Federal prosecutors have introduced eight documents recovered in Osama bin Laden’s compound in May 2011 as evidence in the trial of a terrorism suspect in New York. Abid Naseer is alleged to have taken part in al Qaeda’s plotting in Europe and New York City. And U.S. attorneys argue that the documents are important for understanding the scope of al Qaeda’s network and activities.
The Long War Journal has obtained the bin Laden files introduced as government exhibits. One of the documents is a memorandum dated June 19, 2010 written by “Mahmoud,” the alias used by Atiyah Abd al Rahman, to Sheikh Abu Abdallah, a nom de guerre used by Osama bin Laden. Rahman, who served as al Qaeda’s general manager, was subsequently killed in a US drone strike in August 2011.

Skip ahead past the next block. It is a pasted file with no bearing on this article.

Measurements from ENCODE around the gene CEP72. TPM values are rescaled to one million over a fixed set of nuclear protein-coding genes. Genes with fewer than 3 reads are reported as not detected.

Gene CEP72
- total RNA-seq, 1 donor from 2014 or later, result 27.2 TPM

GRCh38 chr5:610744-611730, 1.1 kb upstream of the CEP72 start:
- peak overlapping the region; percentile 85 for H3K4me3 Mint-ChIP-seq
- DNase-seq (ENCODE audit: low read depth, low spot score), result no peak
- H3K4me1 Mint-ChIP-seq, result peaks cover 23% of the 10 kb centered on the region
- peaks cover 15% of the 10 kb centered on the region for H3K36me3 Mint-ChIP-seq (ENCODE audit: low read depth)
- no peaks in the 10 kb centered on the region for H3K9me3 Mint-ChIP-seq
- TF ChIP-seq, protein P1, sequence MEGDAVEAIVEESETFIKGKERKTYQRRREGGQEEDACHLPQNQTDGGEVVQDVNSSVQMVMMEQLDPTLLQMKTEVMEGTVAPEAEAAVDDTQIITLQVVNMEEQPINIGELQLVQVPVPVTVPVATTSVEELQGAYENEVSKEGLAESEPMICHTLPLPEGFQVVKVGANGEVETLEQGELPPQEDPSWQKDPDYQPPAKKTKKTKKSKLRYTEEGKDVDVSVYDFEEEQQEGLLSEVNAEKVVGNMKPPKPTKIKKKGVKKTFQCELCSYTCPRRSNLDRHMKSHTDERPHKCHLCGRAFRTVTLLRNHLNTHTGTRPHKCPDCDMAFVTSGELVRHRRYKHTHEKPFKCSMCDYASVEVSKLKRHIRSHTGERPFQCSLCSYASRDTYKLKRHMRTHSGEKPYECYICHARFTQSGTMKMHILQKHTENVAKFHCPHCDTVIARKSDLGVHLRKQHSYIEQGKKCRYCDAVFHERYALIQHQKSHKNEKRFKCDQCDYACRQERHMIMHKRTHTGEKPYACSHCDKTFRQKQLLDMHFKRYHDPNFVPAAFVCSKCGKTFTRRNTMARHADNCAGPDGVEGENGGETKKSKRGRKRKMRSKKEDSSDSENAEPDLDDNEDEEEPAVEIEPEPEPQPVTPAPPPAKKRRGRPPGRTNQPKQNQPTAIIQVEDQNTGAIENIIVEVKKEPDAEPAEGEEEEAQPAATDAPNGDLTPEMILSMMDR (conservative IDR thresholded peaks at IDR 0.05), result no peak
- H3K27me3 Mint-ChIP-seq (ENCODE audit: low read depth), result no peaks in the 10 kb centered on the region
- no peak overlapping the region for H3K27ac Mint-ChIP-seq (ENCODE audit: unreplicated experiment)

One section of Rahman’s memo details al Qaeda’s presence in Afghanistan at the time:
“Our groups inside Afghanistan are the same for every season for many years now,” Rahman wrote. “We have groups in Bactria, Bactica, Khost, Zabul, Ghazni and [Wardak] in addition to the battalion in Nuristan and Kunz,” the US government’s translation reads. Bactria and Bactica are probably poor translations of Paktia and Paktika, two provinces where al Qaeda’s allies are known to have a strong presence. Also, Kunz is likely Kunar. Therefore, Rahman indicated that al Qaeda had a presence in at least eight Afghan provinces. The size of these “groups” was not disclosed. But earlier in the letter, Rahman mentioned that al Qaeda has “a full battalion in Nuristan and Kunar.” A translator or analyst from the US government estimated that this battalion consisted of “around 70 individuals.”